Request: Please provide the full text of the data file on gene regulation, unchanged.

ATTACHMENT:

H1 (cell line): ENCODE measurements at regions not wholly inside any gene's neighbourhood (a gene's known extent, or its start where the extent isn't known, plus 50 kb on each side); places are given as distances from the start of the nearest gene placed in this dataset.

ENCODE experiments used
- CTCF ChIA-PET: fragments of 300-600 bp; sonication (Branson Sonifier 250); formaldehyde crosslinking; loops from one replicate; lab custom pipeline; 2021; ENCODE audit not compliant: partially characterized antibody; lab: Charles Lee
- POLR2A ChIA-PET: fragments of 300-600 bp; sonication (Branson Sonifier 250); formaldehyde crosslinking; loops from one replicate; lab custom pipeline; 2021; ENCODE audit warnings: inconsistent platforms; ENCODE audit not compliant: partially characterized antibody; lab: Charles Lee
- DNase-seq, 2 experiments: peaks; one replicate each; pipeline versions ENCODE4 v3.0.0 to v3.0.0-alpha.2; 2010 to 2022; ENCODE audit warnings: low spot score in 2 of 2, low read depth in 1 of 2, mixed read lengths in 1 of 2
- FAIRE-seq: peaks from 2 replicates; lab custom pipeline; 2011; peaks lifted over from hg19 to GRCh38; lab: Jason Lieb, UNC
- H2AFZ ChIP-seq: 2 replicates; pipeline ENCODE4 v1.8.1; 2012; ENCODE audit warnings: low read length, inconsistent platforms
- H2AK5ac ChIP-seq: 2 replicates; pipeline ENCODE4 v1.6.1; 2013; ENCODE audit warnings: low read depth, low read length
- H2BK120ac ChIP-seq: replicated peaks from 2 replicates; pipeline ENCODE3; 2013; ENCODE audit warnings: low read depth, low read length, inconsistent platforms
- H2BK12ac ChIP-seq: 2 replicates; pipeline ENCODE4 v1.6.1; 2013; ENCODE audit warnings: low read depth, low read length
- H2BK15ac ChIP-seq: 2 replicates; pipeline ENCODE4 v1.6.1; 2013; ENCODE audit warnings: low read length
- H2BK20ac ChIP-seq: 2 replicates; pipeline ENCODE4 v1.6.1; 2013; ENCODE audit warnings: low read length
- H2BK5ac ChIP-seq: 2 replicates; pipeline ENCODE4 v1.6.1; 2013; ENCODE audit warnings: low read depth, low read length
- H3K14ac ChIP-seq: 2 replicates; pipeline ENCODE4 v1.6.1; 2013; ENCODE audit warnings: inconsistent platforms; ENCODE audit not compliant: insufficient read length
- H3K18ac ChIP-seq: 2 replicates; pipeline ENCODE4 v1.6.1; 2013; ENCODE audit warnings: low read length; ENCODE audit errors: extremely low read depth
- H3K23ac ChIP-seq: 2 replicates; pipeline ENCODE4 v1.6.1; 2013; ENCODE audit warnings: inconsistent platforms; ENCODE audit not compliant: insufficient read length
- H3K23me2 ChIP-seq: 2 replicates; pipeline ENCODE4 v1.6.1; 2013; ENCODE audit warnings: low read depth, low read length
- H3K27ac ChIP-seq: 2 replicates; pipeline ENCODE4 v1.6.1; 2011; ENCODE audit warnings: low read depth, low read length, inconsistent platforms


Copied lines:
H1 (cell line): ENCODE measurements at regions not wholly inside any gene's neighbourhood (a gene's known extent, or its start where the extent isn't known, plus 50 kb on each side); places are given as distances from the start of the nearest gene placed in this dataset.

ENCODE experiments used
- CTCF ChIA-PET: fragments of 300-600 bp; sonication (Branson Sonifier 250); formaldehyde crosslinking; loops from one replicate; lab custom pipeline; 2021; ENCODE audit not compliant: partially characterized antibody; lab: Charles Lee
- POLR2A ChIA-PET: fragments of 300-600 bp; sonication (Branson Sonifier 250); formaldehyde crosslinking; loops from one replicate; lab custom pipeline; 2021; ENCODE audit warnings: inconsistent platforms; ENCODE audit not compliant: partially characterized antibody; lab: Charles Lee
- DNase-seq, 2 experiments: peaks; one replicate each; pipeline versions ENCODE4 v3.0.0 to v3.0.0-alpha.2; 2010 to 2022; ENCODE audit warnings: low spot score in 2 of 2, low read depth in 1 of 2, mixed read lengths in 1 of 2
- FAIRE-seq: peaks from 2 replicates; lab custom pipeline; 2011; peaks lifted over from hg19 to GRCh38; lab: Jason Lieb, UNC
- H2AFZ ChIP-seq: 2 replicates; pipeline ENCODE4 v1.8.1; 2012; ENCODE audit warnings: low read length, inconsistent platforms
- H2AK5ac ChIP-seq: 2 replicates; pipeline ENCODE4 v1.6.1; 2013; ENCODE audit warnings: low read depth, low read length
- H2BK120ac ChIP-seq: replicated peaks from 2 replicates; pipeline ENCODE3; 2013; ENCODE audit warnings: low read depth, low read length, inconsistent platforms
- H2BK12ac ChIP-seq: 2 replicates; pipeline ENCODE4 v1.6.1; 2013; ENCODE audit warnings: low read depth, low read length
- H2BK15ac ChIP-seq: 2 replicates; pipeline ENCODE4 v1.6.1; 2013; ENCODE audit warnings: low read length
- H2BK20ac ChIP-seq: 2 replicates; pipeline ENCODE4 v1.6.1; 2013; ENCODE audit warnings: low read length
- H2BK5ac ChIP-seq: 2 replicates; pipeline ENCODE4 v1.6.1; 2013; ENCODE audit warnings: low read depth, low read length
- H3K14ac ChIP-seq: 2 replicates; pipeline ENCODE4 v1.6.1; 2013; ENCODE audit warnings: inconsistent platforms; ENCODE audit not compliant: insufficient read length
- H3K18ac ChIP-seq: 2 replicates; pipeline ENCODE4 v1.6.1; 2013; ENCODE audit warnings: low read length; ENCODE audit errors: extremely low read depth
- H3K23ac ChIP-seq: 2 replicates; pipeline ENCODE4 v1.6.1; 2013; ENCODE audit warnings: inconsistent platforms; ENCODE audit not compliant: insufficient read length
- H3K23me2 ChIP-seq: 2 replicates; pipeline ENCODE4 v1.6.1; 2013; ENCODE audit warnings: low read depth, low read length
- H3K27ac ChIP-seq: 2 replicates; pipeline ENCODE4 v1.6.1; 2011; ENCODE audit warnings: low read depth, low read length, inconsistent platforms